As multi-unit, multi-brand franchisees seek to create the most efficient portfolio, many have turned to diversification to maximize their profits. The Big Five have been diversifying for years, if not decades: burgers, pizza, Mexican food concepts, sandwiches and, more recently, chicken. The “Chicken Wars” had made most of the headlines in the months leading up to the COVID pandemic, and a crowded field of fast food and fast food concepts attempted to enter the game. the pandemic comes and goes, however, diversification appears to be moving towards simplification, especially given the ongoing economic turmoil, labor availability issues and supply chain nightmares.

According to a report from S&P Global Market Intelligence, U.S. supply chains have suffered major damage due to the combined factors of the coronavirus pandemic, short-term business planning and underinvestment in logistics. For the restaurant industry, disruptions to a disrupted supply chain can remove key ingredients from inventory, which then forces locations to remove menu items temporarily or indefinitely. Additionally, as inflation rises and a lack of available workers drives hourly wages to or beyond $ 15 an hour, many brands are forced to pass these rising costs on to their customers. For example, a CBS MoneyWatch item As of June this year, several well-known fast-casual brands cited the decision to increase prices by up to 4% to help offset rising labor and other costs. More recent price increases have almost doubled that number. Recent supply chain issues have only exacerbated the problems in the restaurant industry.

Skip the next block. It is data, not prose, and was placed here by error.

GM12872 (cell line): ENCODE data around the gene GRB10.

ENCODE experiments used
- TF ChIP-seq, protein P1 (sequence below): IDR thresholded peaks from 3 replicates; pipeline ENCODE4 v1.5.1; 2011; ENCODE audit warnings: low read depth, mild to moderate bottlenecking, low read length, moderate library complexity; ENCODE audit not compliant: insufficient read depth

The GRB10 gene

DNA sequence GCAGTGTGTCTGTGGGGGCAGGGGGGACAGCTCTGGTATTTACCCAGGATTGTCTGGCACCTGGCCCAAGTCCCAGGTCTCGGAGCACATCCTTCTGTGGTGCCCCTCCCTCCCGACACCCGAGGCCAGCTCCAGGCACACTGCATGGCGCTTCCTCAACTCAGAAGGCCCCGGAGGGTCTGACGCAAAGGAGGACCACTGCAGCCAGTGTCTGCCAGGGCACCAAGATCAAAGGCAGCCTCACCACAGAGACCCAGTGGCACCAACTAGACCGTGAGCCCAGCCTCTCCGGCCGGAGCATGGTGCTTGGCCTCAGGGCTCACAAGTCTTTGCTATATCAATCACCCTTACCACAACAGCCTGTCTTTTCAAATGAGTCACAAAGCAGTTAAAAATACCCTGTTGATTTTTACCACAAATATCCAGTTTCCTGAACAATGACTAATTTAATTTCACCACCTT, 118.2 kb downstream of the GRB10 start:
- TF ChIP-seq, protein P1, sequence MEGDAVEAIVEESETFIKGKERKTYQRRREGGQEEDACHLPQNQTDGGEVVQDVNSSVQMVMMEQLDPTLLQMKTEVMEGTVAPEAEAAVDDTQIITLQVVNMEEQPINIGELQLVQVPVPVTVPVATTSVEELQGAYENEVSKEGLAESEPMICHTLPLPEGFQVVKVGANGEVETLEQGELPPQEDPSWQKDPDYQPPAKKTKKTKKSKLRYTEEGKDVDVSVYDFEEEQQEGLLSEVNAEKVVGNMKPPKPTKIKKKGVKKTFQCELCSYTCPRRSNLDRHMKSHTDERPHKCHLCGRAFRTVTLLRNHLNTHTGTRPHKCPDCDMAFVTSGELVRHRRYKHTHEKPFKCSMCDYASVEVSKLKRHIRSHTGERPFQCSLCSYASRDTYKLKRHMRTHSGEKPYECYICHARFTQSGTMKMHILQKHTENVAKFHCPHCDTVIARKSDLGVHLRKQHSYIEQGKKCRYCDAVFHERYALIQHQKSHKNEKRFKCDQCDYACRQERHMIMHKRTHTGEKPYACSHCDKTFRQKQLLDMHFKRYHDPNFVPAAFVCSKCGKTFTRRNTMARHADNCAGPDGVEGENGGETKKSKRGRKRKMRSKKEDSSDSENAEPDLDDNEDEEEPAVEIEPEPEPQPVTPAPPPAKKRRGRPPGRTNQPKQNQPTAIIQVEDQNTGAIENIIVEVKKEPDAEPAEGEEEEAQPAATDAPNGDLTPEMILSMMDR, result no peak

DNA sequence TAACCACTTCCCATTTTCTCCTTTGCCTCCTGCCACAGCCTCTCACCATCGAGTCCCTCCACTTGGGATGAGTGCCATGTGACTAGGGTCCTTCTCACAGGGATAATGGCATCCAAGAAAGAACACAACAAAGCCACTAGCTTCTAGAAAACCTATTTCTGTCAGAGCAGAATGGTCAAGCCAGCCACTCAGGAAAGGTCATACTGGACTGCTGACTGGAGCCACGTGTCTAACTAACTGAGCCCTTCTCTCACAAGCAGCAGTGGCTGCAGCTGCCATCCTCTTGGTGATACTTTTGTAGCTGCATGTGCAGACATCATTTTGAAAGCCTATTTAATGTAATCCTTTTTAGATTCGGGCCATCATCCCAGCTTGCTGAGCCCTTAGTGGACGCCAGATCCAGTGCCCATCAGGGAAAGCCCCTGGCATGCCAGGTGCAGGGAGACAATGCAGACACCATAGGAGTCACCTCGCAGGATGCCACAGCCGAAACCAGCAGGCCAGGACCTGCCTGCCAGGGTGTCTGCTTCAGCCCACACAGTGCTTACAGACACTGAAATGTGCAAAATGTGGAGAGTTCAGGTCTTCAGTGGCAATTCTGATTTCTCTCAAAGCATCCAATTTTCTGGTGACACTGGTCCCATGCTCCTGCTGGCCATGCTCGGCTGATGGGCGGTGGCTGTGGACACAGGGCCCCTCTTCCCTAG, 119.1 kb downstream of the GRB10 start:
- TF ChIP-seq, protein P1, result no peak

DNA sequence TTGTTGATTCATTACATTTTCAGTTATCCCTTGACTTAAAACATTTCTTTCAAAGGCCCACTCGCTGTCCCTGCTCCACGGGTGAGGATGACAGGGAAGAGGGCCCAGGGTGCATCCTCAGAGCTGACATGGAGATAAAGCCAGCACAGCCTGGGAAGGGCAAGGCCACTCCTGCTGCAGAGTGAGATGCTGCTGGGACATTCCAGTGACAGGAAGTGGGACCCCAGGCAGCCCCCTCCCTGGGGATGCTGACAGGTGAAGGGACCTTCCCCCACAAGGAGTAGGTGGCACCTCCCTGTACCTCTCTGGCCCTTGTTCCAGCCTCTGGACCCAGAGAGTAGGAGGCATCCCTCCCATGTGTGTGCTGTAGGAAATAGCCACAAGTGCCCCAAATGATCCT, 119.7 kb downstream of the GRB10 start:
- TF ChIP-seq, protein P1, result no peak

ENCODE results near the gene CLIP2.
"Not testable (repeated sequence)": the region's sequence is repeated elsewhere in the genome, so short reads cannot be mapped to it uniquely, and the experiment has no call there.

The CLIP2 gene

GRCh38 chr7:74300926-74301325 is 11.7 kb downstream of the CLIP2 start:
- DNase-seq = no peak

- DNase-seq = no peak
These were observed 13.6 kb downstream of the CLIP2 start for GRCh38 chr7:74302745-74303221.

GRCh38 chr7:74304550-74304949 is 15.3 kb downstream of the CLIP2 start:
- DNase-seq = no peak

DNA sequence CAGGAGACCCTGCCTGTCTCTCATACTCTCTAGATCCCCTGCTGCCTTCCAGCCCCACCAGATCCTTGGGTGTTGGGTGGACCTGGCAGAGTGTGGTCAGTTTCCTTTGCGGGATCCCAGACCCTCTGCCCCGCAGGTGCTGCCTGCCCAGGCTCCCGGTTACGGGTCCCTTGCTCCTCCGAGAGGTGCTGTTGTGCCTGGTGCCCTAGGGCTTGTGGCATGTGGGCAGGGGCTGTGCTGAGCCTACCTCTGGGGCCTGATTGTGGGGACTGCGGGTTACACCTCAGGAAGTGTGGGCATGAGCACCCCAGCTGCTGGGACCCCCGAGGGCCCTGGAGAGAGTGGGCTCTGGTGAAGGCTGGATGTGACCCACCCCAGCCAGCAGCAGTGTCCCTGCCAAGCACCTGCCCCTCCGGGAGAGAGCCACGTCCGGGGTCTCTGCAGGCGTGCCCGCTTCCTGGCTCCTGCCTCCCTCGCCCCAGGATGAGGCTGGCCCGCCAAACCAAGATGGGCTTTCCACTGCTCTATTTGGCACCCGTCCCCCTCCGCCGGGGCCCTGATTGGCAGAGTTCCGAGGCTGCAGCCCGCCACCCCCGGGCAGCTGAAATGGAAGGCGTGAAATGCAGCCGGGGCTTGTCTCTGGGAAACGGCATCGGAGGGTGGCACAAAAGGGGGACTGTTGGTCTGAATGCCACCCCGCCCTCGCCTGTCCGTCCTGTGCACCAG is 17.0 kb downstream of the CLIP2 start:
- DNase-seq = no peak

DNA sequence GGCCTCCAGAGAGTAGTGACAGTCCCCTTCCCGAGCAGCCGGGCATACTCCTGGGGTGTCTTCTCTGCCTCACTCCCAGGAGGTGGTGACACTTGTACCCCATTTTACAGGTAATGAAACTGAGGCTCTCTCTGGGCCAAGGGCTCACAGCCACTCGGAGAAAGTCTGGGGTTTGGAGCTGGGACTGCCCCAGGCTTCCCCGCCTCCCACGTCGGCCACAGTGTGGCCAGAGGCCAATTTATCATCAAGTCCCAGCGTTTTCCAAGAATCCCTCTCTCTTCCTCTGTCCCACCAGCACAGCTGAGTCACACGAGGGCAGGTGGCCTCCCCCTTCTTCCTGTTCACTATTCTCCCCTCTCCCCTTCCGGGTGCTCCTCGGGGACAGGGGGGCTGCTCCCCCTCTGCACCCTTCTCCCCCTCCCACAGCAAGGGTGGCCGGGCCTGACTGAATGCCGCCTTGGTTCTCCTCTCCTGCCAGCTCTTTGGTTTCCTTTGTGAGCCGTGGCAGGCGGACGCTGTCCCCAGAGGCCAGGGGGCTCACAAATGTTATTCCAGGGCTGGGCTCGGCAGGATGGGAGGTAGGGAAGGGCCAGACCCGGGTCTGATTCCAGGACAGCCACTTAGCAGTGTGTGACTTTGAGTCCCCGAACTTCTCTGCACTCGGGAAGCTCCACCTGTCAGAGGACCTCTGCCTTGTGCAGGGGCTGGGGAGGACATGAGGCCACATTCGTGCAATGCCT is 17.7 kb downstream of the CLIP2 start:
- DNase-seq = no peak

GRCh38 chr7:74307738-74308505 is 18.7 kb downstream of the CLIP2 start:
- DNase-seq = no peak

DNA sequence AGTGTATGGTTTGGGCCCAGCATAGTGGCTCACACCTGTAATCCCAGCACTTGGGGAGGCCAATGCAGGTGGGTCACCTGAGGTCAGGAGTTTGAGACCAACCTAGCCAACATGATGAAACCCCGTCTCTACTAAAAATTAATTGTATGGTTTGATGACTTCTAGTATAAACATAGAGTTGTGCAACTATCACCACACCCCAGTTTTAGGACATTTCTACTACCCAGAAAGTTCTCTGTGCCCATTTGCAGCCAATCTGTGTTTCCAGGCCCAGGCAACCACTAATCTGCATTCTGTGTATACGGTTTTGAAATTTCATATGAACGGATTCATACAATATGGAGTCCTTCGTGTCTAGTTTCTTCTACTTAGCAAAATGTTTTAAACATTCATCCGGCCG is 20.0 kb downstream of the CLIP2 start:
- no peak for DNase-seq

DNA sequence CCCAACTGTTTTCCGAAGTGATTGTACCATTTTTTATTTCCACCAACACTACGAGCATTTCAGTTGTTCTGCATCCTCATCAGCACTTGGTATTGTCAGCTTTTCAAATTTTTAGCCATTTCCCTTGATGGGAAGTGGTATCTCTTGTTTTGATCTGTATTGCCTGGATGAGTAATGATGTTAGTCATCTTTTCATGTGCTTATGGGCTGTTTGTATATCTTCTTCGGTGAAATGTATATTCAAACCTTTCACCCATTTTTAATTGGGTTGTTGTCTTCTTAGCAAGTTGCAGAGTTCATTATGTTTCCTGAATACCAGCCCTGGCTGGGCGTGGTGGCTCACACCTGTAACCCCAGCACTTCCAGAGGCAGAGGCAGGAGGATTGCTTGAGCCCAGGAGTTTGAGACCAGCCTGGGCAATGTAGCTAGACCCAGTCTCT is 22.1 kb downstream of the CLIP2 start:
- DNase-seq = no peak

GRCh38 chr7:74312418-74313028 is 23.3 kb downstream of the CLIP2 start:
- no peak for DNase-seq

An unstable supply chain coupled with a nationwide labor shortage and rapidly accelerating wages, has many multi-unit and multi-brand franchisees looking for concepts with optimized menus and less labor. Concepts with this level of simplification greatly benefit franchise owners who seek profitable diversification of their portfolio.

Staying one step ahead of COVID-19 and its variants